Atmosphere: the gaseous envelope surrounding the Earth.
Biomass: the term biomass has two definitions: 1) the total mass of living matter within a given unit of environmental area; or 2) plant material, vegetation, or agricultural waste used as a fuel or energy source.
Carbon Cycle: movement of carbon, in its many forms (solid, liquid, and gas), between the biosphere, atmosphere, hydrosphere, and geosphere.
Carbon Sequestration: the removal and capture of available atmospheric carbon in plants, soils, oceans, or atmosphere. Trees in the forests, as well as forest products, are primary carbon sequestration mechanisms. Approximately 50% of wood consists of carbon. The place where the carbon is sequestered is often referred to as a carbon sink.
Decomposition: the breakdown of organic material into smaller molecules which are then recirculated or used again by another organism. This is nature’s way of recycling. During the process, carbon dioxide is released into the atmosphere.
Emission: the act of releasing or putting a substance into circulation making it available for chemical reaction. Oft en the word emission is a term used to describe pollution such as the gases given off by an automobile or a large forest fire; however it can also be used to describe gases that are given off by a tree or a human and released into the air. Contrast with Sequestration.
Fossil Fuels: fuels such as oil, natural gas, and coal. These combustible materials are found in the Earth’s crust and are the remains of prehistoric organisms. Burning fossil fuels typically results in a release of high levels of carbon into the atmosphere. Fossil fuels are a non-renewable resource.
Global Warming: the theory that Earth’s surface temperature is rising as a result of the increased concentrations of various gases in the atmosphere called greenhouse gases.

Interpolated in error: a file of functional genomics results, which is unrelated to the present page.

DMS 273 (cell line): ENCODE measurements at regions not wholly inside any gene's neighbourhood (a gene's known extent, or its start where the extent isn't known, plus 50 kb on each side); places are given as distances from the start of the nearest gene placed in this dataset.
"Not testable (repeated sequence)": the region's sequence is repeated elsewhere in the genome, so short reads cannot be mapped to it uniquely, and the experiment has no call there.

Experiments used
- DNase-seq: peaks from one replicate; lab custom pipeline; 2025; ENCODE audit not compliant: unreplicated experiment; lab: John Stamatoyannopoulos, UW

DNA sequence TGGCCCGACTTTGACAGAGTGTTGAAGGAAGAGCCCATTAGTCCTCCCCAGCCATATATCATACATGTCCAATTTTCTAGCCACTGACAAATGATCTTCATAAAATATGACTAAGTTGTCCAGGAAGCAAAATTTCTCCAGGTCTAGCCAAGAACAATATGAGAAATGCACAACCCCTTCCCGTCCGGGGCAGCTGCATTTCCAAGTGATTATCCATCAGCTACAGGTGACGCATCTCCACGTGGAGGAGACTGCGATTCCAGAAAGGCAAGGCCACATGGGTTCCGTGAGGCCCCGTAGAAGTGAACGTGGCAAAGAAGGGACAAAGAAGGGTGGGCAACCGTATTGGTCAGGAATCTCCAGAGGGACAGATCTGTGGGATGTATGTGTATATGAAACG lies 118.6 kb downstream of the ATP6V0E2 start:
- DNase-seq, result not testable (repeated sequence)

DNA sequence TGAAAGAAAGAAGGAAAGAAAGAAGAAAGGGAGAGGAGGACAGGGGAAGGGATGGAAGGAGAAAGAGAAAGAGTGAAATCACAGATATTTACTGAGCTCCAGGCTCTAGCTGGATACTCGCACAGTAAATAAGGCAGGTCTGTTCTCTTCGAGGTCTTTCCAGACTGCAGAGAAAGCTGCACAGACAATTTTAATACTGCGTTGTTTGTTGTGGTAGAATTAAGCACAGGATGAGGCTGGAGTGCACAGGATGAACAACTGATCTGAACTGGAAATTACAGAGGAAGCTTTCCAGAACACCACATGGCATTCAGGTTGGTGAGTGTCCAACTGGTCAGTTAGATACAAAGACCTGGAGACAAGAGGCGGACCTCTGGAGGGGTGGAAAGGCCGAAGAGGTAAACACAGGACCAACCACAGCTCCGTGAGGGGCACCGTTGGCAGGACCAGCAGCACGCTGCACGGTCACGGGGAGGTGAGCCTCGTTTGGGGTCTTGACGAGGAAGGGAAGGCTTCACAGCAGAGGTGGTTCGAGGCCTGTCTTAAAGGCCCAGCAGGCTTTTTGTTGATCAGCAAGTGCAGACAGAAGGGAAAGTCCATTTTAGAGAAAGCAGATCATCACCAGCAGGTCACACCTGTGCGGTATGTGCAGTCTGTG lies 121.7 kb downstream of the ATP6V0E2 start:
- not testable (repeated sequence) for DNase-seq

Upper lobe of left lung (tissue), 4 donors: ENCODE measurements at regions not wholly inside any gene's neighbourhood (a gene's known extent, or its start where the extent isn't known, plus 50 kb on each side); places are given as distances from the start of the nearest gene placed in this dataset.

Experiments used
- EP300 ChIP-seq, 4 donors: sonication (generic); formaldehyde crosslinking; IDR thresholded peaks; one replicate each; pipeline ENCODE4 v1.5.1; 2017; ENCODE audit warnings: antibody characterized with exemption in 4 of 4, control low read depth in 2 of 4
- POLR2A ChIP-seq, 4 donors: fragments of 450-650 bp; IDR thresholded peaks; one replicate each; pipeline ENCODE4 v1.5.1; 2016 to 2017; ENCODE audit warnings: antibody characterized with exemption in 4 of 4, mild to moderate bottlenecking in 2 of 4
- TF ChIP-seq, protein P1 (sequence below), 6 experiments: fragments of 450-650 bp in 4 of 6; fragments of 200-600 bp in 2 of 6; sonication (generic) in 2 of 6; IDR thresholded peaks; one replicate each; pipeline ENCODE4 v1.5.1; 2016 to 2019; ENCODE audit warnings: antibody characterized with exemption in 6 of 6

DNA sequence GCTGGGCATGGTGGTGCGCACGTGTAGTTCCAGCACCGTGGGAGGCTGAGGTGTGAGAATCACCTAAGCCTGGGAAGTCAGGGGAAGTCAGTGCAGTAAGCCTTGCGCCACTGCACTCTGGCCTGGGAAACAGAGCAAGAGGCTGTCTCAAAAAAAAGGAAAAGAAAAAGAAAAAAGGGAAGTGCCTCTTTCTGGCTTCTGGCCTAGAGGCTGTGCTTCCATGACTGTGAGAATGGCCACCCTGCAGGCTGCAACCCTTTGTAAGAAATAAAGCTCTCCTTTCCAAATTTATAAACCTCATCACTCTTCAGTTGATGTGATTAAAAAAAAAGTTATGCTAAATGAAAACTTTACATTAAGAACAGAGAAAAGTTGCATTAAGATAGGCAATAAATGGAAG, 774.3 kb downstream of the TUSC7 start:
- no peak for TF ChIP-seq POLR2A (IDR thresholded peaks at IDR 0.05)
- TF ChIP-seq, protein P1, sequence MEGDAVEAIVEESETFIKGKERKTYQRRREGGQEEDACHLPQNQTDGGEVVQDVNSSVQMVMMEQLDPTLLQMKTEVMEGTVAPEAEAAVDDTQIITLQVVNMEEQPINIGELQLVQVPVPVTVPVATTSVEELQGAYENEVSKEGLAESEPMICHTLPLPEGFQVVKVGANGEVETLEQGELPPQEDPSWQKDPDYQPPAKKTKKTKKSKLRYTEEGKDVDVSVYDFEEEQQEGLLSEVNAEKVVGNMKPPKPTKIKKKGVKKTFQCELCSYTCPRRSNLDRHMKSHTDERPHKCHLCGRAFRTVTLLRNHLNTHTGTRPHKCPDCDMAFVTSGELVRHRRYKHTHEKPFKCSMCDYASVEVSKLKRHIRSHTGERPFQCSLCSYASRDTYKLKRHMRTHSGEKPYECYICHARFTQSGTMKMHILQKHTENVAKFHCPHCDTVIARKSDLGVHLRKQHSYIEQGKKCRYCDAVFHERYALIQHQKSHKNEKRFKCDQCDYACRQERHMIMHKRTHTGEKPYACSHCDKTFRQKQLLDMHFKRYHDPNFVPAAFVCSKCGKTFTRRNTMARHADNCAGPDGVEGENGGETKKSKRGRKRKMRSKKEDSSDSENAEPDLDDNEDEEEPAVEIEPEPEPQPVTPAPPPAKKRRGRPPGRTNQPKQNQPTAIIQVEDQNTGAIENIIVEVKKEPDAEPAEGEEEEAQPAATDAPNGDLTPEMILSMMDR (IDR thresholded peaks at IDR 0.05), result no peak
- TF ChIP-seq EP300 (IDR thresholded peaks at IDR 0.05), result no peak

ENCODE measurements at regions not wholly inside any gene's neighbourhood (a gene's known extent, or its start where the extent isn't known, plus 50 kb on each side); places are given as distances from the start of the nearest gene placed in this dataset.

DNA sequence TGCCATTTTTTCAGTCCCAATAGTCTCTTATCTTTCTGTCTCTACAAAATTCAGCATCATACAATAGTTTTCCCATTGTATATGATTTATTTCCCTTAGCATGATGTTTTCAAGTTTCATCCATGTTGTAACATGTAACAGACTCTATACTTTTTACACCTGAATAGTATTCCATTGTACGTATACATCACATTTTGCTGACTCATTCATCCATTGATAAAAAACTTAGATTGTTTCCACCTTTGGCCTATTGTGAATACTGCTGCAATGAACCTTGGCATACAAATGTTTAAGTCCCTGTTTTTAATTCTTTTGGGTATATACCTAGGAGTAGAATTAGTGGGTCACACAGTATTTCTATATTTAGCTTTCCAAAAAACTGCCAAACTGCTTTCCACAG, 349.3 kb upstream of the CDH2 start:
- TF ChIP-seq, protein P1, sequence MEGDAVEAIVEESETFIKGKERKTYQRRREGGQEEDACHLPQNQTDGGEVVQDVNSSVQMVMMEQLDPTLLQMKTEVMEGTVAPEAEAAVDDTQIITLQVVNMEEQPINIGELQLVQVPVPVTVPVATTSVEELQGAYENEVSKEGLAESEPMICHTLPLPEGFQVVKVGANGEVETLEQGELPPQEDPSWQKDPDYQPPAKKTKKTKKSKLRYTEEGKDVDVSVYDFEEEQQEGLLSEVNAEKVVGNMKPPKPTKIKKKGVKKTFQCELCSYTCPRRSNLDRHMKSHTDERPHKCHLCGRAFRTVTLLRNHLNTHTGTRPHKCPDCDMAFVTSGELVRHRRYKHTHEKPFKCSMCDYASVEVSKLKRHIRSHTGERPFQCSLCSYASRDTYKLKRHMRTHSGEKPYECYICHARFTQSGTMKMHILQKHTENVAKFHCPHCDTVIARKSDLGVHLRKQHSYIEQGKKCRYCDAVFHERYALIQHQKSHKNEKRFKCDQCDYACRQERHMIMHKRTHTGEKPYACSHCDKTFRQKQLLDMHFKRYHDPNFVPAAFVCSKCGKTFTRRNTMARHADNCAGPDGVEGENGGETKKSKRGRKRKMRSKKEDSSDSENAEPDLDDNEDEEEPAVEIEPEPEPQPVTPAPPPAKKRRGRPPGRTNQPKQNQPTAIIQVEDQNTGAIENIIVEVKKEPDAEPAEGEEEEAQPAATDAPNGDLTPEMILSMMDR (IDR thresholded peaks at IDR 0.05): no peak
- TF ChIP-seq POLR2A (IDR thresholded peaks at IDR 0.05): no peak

Greenhouse Effect: the effect of various gases within the Earth’s atmosphere reflecting radiant energy back to the Earth’s surface similar to the effect which occurs in a greenhouse. Greenhouse gases, such as CO2 (carbon dioxide), methane, and ozone, insulate and warm the Earth’s surface. Without the Greenhouse Effect, life on Earth, as we know it, would not be possible and there would be no liquid water on the Earth. The greenhouse effect may be enhanced by increased levels of greenhouse gases in the atmosphere thus causing a greater warming of the Earth’s surface temperatures (Global Warming).
Photosynthesis: the process whereby plants make the carbohydrates glucose, sucrose, and starch from sunlight, carbon dioxide, and water. During this process oxygen and water are released as byproducts. The carbon from the carbon dioxide is made into carbohydrates which are either used or stored. The carbohydrates that are used are converted to energy through the process of respiration; carbon dioxide and water are formed as byproducts. See Respiration. The carbon that is stored in the plant is said to be sequestered. See Carbon Sequestration.
Respiration: the process whereby plants and animals convert carbohydrates, water, and oxygen into energy, carbon dioxide and water are released as byproducts of this process. Both photosynthesis and respiration occur in plants. The difference between the carbon uptake through photosynthesis and carbon release through respiration is called net carbon uptake and is the amount of carbon that is sequestered. See Photosynthesis.
Sequestration: the act of forming a stable compound so it is not available for chemical reaction. Contrast with Emission. See also Carbon Sequestration definition above.
Sink and Source: within the carbon cycle, a sink is any location where carbon is stored. A source is any location in the carbon cycle where carbon is released or made available for chemical reaction. Some examples of carbon sinks are forests, soil, and the ocean. A sink may be temporary. Carbon sinks can turn into carbon sources; for example, fossil fuels are sinks while they are buried in the Earth and wood is a sink. When the fossil fuels or wood are burned, carbon is released into the atmosphere and it is now called a carbon source.